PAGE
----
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A recent UCI Survey found that the dominance of big-budget cycling teams is hurting fan’s enjoyment of the sport. Teams with the ability to outspend rivals have aggregated much of the top talent in the sport and become increasingly dominant in pro cycling. This dulls some of the sport’s competitive uncertainty, and sports fans, in general, aren’t going to be as interested in watching bike races if they think the outcome is predictable. Fewer fans lead to lower sponsorship value of the sport, which in turn can potentially reduce revenues and cut the number of sponsors in an already tenuous UCI teams’ model.
Team Sky/Ineos has famously enjoyed a budget that dwarfs most of the other squads in pro cycling and as a result, has dominated key events in the sport for much of the last decade. Although the team’s success has waned over the last couple of years, other teams have copied the formula of the Ineos team manager, Dave Brailsford, and many observers are alarmed at the subsequent budget and wage “arms race.” The UAE-Team Emirates’ recent big-name signings point to the possible emergence of another “super team” that will be able to outspend other squads and dominate the sport in the future.
Is Money All That Matters?
It is often assumed, in cycling and other sports, that money is the answer to everything, that the richest teams will tend to dominate the sport. As EF Education-Nippo CEO Jonathan Vaughters recently proclaimed: “ …we’ve seen this in the past….you spend, you win. It’s a simple equation. It doesn’t take any sort of genius to figure that out.” While this is something of a truism in sports, there is also abundant evidence that money is not all that matters. For example, Team Jumbo-Visma has been hailed as the second most successful team in the peloton — picking up 50 wins in 2019 — despite reportedly having one of the lowest budgets in the peloton that year.
As first demonstrated by baseball’s Oakland Athletics—and dramatized in Michael Lewis’ book Moneyball — brains, intuition, management skills, and good luck can also play major parts in competitive success. And there are numerous other examples within cycling of smaller, under-funded teams that have, at least occasionally, punched well above their weight. Team DSM (formerly Sunweb) has found ways to animate the peloton over recent years on a small budget; Team Qhubeka-NextHash (formerly Qhubeka-ASSOS) took a remarkable three victories in one week at this year’s Giro, despite having a tiny budget (estimated by some to be only 10 to 15 percent of what the Ineos Grenadiers can spend every year). Indeed, Vaughters’ own team has had numerous competitive successes over the years, including multiple stage wins in many of the last several grand tours, despite struggling to survive on one of the smaller budgets in the sport.
So while it’s clearly important, money isn’t the only predictor of success in cycling. At The Outer Line, we have found ourselves occasionally on either side of this issue. Unfortunately, any objective analysis of the situation is severely complicated by the fact that team budget information is generally not publicly available; and so any analysis of the situation is, to some extent, guesswork. Team Ineos does release information and hence it is well known that the team’s current budget is in the neighborhood of 50 million pounds (more than $US65 million); some public information is also available for Team Ag2R-Citroën. Beyond this, estimates — more likely wild guesses — of team budgets have occasionally been published (see “2016 Estimated Team Budgets” table, below) and have provided fodder for analysis and conjecture about which teams generate the greatest competitive success per dollar. But, as we have recently discussed with several team owners and managers, this type of analysis can be deeply flawed when it is built upon very rough budget assumptions (i.e., garbage in, garbage out).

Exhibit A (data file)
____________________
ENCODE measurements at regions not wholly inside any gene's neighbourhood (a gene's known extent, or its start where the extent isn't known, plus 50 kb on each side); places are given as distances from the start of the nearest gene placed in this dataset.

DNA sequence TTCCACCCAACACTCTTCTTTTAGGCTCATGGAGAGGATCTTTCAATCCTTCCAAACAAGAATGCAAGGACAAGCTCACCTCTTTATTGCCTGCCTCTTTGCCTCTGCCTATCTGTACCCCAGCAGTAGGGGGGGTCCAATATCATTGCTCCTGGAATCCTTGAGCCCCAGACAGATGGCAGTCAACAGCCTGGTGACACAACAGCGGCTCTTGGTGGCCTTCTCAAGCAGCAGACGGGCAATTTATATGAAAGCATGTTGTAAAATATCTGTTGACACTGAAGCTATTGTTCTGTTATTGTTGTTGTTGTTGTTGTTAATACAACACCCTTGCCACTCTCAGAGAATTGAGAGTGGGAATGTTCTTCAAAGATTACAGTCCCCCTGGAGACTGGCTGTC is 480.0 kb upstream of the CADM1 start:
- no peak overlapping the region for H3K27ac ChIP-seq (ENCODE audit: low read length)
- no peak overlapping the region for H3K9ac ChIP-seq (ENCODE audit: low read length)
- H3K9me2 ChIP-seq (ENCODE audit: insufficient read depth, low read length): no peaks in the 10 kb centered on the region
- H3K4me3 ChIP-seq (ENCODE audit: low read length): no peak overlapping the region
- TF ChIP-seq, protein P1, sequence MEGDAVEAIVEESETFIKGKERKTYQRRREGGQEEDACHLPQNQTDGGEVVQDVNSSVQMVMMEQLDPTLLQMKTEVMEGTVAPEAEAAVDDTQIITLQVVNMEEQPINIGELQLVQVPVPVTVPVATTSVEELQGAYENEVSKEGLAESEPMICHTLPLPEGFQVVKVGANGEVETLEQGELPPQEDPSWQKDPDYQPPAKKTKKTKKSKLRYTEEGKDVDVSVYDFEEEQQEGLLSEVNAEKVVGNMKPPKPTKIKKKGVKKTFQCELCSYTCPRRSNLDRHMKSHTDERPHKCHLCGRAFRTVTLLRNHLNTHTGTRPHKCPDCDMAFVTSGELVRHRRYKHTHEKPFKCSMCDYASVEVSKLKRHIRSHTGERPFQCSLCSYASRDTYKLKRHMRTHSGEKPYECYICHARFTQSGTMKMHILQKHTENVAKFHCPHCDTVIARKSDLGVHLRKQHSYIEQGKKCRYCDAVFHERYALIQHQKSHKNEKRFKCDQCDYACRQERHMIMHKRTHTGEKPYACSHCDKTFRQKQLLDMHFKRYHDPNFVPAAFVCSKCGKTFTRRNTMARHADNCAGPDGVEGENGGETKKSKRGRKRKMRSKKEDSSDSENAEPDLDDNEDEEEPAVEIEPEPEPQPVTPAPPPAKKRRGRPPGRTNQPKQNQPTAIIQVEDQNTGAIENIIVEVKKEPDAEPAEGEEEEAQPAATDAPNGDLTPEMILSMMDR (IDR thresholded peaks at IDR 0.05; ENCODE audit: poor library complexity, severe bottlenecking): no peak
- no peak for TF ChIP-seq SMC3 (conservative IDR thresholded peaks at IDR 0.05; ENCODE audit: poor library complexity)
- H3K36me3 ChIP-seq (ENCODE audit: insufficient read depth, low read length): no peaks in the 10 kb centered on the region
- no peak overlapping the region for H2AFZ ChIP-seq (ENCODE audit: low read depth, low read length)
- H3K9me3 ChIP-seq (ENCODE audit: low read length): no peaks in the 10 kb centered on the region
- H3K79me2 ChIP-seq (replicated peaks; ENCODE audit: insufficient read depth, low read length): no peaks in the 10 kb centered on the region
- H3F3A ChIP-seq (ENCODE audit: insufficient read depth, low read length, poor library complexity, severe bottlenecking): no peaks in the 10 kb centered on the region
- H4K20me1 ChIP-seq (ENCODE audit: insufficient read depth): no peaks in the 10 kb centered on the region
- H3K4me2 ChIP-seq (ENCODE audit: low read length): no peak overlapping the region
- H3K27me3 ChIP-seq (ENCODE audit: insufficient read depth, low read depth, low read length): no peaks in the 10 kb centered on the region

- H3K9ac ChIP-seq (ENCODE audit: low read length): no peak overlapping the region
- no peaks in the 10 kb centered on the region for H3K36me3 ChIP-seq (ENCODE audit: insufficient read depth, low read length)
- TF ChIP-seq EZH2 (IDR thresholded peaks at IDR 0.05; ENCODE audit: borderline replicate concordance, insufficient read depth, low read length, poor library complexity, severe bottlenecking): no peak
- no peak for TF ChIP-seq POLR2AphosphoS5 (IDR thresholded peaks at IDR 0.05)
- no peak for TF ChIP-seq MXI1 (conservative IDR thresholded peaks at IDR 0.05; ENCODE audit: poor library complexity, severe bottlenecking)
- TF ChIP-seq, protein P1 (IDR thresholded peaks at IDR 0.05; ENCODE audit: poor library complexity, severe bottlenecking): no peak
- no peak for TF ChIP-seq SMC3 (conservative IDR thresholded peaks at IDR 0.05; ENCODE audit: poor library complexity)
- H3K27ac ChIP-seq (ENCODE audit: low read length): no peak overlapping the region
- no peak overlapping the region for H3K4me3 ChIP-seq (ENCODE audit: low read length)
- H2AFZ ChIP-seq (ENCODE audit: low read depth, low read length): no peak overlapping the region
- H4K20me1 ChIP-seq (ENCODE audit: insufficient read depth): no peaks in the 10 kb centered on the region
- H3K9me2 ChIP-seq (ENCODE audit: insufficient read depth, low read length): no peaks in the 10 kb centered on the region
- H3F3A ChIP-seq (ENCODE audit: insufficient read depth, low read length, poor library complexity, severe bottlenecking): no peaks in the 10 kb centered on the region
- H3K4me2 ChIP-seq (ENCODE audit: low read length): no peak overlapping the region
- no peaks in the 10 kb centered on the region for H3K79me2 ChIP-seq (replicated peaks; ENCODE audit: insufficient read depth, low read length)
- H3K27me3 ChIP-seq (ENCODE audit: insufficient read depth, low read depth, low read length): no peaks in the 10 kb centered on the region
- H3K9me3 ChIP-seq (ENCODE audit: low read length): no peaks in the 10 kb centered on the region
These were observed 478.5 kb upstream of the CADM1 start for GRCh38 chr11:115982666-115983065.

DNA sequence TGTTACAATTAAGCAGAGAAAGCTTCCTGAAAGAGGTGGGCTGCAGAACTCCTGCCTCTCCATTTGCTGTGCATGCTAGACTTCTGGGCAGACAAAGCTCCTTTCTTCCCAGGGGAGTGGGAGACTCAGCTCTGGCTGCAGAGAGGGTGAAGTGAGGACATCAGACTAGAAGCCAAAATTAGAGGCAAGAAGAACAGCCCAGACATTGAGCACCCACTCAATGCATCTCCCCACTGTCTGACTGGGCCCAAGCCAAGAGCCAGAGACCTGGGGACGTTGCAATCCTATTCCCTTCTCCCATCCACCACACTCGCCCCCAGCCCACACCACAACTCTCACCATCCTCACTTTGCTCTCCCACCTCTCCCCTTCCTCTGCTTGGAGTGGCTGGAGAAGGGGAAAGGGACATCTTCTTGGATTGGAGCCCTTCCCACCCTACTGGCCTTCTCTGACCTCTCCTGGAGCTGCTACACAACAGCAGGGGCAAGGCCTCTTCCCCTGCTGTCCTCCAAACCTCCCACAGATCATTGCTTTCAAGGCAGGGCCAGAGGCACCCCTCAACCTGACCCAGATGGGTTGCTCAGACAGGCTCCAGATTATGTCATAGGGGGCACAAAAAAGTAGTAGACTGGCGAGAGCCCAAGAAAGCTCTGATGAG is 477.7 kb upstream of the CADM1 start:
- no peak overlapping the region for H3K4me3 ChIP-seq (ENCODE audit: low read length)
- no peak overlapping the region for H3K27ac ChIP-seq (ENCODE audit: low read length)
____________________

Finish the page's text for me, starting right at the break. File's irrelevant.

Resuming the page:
The Broader Context
Although it is difficult to accurately analyze or make any firm conclusions about the correlation of team budgets with competitive success, it still stands to reason that, over the longer term, teams with deeper pockets obviously tend to have greater success. This tendency toward financial imbalance and market dominance by a handful of parties—“survival of the fittest” or economic Darwinism — is something that tends to occur in all sports. Indeed, it tends to occur in almost all free markets. But it is also a tendency that individual markets may eventually have to move to control.
From a business perspective, industries that become dominated by incipient monopolists are theoretically corrected by means of anti-trust laws. In the case of sports, when one or a handful of parties has become too powerful or too rich, the solution has often been to implement some form of team salary cap or revenue redistribution—to try to maintain more equitable competition in the sport and in turn encourage fan interest, loyalty, and engagement.
So, it’s worth asking: Is this something that pro cycling should consider and what can we learn from other sports?
How Do Salary Caps Work?
Typically, salary caps have been in the form of a limit on the team’s total payroll, rather than on limits applied to individual athletes. In many pro sports, the salary-cap limit has typically been somewhere between 50 and 70 percent of the team’s budget or annual revenue estimates. (Anecdotally, many observers estimate pro cycling salaries to also constitute around 65 to 70 percent of the average team’s budget.)
Individual athletes may be paid widely varying salaries within such a system, but the total team salary is subject to some controls. This is meant to reduce large financial disparities between teams and mitigate the marketing challenges posed by competitive imbalance.
In many professional sports leagues, the salary cap amounts to some percentage of league revenue given back to the teams. In the NBA, for example, each team gets a share of revenue, and a percentage of that share is designated as the salary cap. Since cycling doesn’t have a revenue-sharing model (or much revenue to share for that matter) a salary cap would need to follow a restrictive, rather than an additive, model.
There are a wide variety of salary caps or control mechanisms in sports. For “soft” caps, various exclusions or definitional loopholes may allow flexibility in the calculation of the cap; for “hard” caps, limits are more strictly defined. Soft caps may include methods for teams to amortize upfront signing bonuses, deferred compensation, and all manner of more specific incentive clauses. These essentially allow some flexibility but still exert some level of control on total salary costs.